Equal marriage critic Nadine Dorries has been reinstated as a Conservative MP, having been suspended by the party following her appearance on the ITV reality show I’m a Celebrity, Get Me Out of Here.
The Mid Bedfordshire MP, one of the most vocal critics of David Cameron’s policy to introduce equal marriage for gay couples, was suspended by the Conservatives in November 2012 and has since been sitting in the Commons as an Independent.
Ms Dorries insisted she had been given permission to take a holiday by the former Chief Whip Andrew Mitchell, although Mr Mitchell said he had not been told what she was planning to do with her time off.
After the suspension, Prime Minister David Cameron said Ms Dorries needed to earn the affection of her colleagues before she could return.
Rumours had been circulating that she was prepared to defect to the UK Independence Party following the local elections.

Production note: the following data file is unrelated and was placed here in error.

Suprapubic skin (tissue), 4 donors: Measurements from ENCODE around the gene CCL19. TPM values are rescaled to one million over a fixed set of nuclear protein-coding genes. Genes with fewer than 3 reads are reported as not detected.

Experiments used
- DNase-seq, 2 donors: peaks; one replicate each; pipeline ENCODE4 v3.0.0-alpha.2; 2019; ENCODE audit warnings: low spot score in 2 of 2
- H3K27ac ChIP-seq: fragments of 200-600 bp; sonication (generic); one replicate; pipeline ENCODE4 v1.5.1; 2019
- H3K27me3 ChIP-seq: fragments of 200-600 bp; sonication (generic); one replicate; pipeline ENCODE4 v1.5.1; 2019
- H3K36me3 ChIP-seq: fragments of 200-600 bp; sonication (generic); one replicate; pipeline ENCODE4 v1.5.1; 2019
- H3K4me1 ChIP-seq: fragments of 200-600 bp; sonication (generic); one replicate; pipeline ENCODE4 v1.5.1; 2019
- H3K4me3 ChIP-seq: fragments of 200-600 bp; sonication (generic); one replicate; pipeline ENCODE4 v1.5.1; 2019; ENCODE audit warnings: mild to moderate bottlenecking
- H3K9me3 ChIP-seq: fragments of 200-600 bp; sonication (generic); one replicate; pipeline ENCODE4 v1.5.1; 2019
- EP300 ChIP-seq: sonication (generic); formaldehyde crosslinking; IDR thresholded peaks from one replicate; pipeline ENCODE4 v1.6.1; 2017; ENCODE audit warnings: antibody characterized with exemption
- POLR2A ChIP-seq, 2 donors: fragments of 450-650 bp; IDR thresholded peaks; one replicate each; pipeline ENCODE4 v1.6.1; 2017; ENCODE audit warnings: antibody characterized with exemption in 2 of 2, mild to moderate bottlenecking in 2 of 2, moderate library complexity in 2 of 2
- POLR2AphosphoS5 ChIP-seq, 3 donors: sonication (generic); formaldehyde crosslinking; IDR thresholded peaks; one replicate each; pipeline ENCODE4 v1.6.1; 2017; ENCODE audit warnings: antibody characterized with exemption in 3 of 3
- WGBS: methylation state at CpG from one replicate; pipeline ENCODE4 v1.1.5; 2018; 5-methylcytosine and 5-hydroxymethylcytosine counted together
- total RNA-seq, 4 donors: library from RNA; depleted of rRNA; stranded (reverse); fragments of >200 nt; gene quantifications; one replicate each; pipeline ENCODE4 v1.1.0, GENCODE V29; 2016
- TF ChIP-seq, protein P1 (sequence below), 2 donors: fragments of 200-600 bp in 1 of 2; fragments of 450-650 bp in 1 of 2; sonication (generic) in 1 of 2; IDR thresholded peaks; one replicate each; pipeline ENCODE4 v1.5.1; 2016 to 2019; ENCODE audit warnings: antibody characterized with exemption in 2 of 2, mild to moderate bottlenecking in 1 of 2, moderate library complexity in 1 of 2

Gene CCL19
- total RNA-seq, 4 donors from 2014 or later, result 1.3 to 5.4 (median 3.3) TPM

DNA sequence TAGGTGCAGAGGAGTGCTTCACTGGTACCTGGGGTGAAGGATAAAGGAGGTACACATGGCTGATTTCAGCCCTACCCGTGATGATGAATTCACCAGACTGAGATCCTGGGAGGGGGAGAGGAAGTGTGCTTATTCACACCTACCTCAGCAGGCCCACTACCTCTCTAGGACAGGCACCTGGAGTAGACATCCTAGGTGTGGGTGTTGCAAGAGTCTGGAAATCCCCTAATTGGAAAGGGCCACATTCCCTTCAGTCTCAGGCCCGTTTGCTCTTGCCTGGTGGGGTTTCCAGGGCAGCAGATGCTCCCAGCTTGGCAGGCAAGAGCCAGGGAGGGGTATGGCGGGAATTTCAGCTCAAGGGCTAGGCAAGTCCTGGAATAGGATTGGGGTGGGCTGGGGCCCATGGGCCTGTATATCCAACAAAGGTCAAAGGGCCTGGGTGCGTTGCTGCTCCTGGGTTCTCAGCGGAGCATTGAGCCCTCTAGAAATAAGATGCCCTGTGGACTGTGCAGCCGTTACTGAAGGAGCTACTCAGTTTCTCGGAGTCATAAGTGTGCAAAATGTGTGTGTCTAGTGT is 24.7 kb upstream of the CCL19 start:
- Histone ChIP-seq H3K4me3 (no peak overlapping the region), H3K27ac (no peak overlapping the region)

UKIP leader Nigel Farage said last week: “Nadine is one of a handful of Conservatives in the Commons from a Northern working class background. Of course we would talk to her. Why wouldn’t we? If she decided she wanted to come to us it would be their loss and our gain.”
Nadine Dorries is one of the most vocal Conservative opponents of equal marriage.
The divorced MP wrote on the Conservative Home website in May 2012: “Gay marriage is a policy which has been pursued by the metro elite gay activists and needs to be put into the same bin. I have yet to meet a gay couple in my constituency or beyond who support it; in fact, the reaction has been quite the opposite. Great Britain and its gay couples don’t live on Canal Street in Manchester, shop in The Lanes in Brighton or socialise at Gaydar in London.
“Gay couples are no different from heterosexual couples and yet this policy transforms them into political agitators who have set themselves against the church and community. The policy is divisive, unpopular with the public, is tearing the Conservative Party apart and will influence absolutely no one in terms of the way they vote in the future.”
Despite last week’s heavy Tory losses to the UK Independence Party in the local elections, senior Conservatives, including Foreign Secretary William Hague, have rejected the suggestion that the Conservative Party should change direction on issues such as equal marriage and immigration.